Technology commercialization agents in China help translate sci-tech achievements into products


To translate scientific and technological achievements into products, the last crucial hurdle in aspects such as policies, capital, patent filing, and market has to be addressed.

In an effort to strengthen communication between industries and research institutes, Hubei province in central China has nurtured technology commercialization agents and built an education and management platform for these talents.

Wuhan Zhixiang Robot Co. Ltd. based in Wuhan, capital city of Hubei province, is a beneficiary of the program for cultivating technology commercialization agents. The company has developed a parking robot which is able to lift the car up and move it to the designated spot with an assistance system based on visual positioning and radar sensing.

“Technology commercialization agents helped us a lot in developing the parking system based on just a blueprint,” according to Li Yuanming, founder of the company.

In 2013, Li, together with a PhD student from Wuhan University and two professors from Wuhan Institute of Technology, started to develop an automated robotic parking system.

In the early days after they kicked off the business, Li took part in some meetings and shows in an attempt to access more technologies and resources. However, these activities turned out not as effective as he had expected in helping find the technologies he wanted.

During such events, there was no sufficient time for the entrepreneurs, the investors, and the scientific institutes to know about each other, and they always failed to reach consensus. More often than not, no further communication was sought after the conclusion of these activities.

Li’s company was not the only one that had encountered difficulties in looking for the right sci-tech achievements for the development of products. According to Chen Hanmei, director of the Hubei Technology Exchange, there are quite a lot of scientific and technological achievements in need of commercialization, as well as small and medium-sized enterprises (SMEs) in need of new technologies.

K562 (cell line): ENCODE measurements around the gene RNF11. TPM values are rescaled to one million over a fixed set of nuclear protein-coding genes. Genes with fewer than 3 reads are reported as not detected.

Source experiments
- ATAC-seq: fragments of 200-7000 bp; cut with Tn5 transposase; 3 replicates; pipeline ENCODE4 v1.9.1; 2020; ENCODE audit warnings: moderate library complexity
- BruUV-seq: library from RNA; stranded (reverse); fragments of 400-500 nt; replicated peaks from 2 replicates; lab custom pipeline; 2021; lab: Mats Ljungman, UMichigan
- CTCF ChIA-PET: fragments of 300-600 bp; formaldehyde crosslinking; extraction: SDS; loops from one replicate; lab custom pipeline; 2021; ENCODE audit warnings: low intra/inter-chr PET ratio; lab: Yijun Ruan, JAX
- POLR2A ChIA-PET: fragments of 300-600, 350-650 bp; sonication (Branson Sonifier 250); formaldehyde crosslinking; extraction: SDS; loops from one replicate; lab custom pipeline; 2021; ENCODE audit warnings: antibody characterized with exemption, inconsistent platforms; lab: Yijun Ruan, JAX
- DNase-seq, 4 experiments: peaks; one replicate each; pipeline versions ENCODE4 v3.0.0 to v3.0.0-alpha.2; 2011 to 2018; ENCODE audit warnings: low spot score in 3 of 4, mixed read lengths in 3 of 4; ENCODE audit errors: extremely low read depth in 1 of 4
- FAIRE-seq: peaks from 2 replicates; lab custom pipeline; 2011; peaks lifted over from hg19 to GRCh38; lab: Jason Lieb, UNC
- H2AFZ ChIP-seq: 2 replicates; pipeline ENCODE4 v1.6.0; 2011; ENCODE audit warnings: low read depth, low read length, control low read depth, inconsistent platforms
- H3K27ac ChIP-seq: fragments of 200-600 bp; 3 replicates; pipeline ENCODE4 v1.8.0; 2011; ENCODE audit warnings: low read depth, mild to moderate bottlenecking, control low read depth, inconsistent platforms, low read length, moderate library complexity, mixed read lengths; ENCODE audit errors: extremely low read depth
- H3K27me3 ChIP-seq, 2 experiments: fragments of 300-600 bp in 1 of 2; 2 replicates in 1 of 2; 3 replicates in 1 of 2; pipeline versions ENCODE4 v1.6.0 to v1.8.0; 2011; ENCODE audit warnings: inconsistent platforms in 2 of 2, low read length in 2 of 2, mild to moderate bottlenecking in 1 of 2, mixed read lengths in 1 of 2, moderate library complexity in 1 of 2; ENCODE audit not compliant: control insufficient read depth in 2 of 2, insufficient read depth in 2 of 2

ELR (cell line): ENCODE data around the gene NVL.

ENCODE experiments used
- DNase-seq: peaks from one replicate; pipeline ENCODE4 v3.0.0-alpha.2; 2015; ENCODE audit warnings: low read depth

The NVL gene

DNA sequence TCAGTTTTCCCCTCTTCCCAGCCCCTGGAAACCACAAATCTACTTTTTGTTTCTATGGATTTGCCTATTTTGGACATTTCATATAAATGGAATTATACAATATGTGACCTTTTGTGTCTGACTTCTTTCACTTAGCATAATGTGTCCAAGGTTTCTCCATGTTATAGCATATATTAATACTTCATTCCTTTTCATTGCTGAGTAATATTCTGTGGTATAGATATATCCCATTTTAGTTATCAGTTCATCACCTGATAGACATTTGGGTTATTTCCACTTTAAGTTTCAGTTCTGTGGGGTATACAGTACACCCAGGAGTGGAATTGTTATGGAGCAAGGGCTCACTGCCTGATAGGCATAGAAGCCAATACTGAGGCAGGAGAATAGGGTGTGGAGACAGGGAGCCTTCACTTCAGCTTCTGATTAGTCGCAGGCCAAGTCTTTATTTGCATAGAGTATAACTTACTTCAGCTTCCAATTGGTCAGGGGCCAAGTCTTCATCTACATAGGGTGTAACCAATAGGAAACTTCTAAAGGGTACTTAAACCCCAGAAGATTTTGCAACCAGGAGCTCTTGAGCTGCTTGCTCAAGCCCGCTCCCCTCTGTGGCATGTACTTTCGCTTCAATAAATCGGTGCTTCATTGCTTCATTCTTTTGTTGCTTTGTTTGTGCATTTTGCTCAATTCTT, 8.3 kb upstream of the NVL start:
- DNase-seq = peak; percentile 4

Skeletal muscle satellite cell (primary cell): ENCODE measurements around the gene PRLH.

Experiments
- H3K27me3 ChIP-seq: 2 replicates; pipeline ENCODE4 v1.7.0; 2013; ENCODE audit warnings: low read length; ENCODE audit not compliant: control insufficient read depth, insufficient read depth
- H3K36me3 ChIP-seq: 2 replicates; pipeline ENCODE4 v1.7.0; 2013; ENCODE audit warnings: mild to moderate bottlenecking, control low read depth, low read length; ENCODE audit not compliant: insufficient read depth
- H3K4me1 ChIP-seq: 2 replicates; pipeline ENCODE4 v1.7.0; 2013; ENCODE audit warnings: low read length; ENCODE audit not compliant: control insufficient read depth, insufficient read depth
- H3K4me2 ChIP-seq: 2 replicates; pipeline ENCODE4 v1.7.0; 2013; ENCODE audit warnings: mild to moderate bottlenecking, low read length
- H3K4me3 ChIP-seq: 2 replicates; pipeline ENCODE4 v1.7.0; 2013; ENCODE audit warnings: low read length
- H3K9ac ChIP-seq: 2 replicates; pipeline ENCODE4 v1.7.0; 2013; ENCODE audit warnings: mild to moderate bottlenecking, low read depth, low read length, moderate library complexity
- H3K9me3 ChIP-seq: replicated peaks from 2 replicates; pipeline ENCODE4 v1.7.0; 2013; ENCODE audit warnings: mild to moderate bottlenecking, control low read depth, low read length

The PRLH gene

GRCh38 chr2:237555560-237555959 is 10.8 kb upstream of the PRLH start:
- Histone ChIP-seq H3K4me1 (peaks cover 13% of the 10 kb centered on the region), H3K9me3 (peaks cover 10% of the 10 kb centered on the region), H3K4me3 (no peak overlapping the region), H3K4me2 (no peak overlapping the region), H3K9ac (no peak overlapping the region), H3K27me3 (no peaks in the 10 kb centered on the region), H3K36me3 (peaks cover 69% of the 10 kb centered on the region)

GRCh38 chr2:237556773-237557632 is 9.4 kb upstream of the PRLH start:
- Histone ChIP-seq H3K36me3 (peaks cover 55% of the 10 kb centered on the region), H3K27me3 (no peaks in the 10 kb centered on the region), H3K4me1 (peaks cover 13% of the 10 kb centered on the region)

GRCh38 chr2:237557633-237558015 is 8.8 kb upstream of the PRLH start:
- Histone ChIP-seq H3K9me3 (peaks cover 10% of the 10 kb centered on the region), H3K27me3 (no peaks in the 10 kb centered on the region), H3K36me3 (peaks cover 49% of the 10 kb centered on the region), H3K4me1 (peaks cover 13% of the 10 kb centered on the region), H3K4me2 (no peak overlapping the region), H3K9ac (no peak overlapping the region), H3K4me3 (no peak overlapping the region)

However, these SMEs are not capable enough of mobilize resources and foresee their technological needs, and their R&D personnel lack enthusiasm for releasing relevant information, Chen said. She also pointed out that the shortage of technology transfer talents can also lead to a low rate of success in matchmaking between technology and market.

In 2015, China’s Ministry of Technology and Science initiated the construction of a technology transfer talent cultivation system. Three years later, the Department of Science and Technology of Hubei Province and the Hubei Technology Exchange started establishing an online education and management platform for technology commercialization agents, the first of its kind in China.

“The platform systemically integrates various training courses designed for technology commercialization agents, and is open to the whole country,” Chen said. By making use of the online courses and taking part in offline practice programs, trainees can master patent application, fund raising, and business negotiation skills, among others, Chen explained.

Xi Chunguang and Liu Lu, two of the second batch of trainees of the school, co-founded a company. Liu is in charge of project analysis, studies and evaluation, while Xi is in charge of resource matchmaking.

In 2018, Li found Xi and Liu and asked them to help find suitable technologies for his company. At that time, a major technological problem Li and his team encountered was to tackle the impact different lighting conditions had on the accuracy of parking.

While looking for a suitable expert to solve the problem, the two found out that the State Key Laboratory of Information Engineering in Surveying, Mapping and Remote Sensing, Wuhan University, might be a good option. Several months later, Wu Huayi, deputy director of the laboratory, joined Li’s team as chief scientist, taking on the task of making breakthroughs in key remote sensing technologies.

After Li’s team strengthened its weak links in technology and as the robotic parking system entered its testing stage, a key task for Li and his team was to promote the product.

After conducting market surveys and providing survey reports, the technology commercialization agents then engaged themselves in market operations for Li’s company, looking for potential clients. Thanks to these agents, the company won contracts from multiple urban construction investment companies and construction companies in cities across the country. In December 2019, Wuhan Zhixiang Robot Co. Ltd. built its first intelligent parking facility at a hospital in Wuhan.

In the past, a major job for technology commercialization agents was to address information asymmetry between research institutes and enterprises, thus introducing the two sides to each other. As the technology transfer market becomes increasingly mature and further expands, technology commercialization agents are accordingly becoming more professional and the profession becoming further streamlined.

“The same technology, when applied in different scenarios, helps create different products. In addition, by adopting different models of business operations, we can achieve different results. So, we must make sure that our services are more systematic and deep-going,” said Liu.


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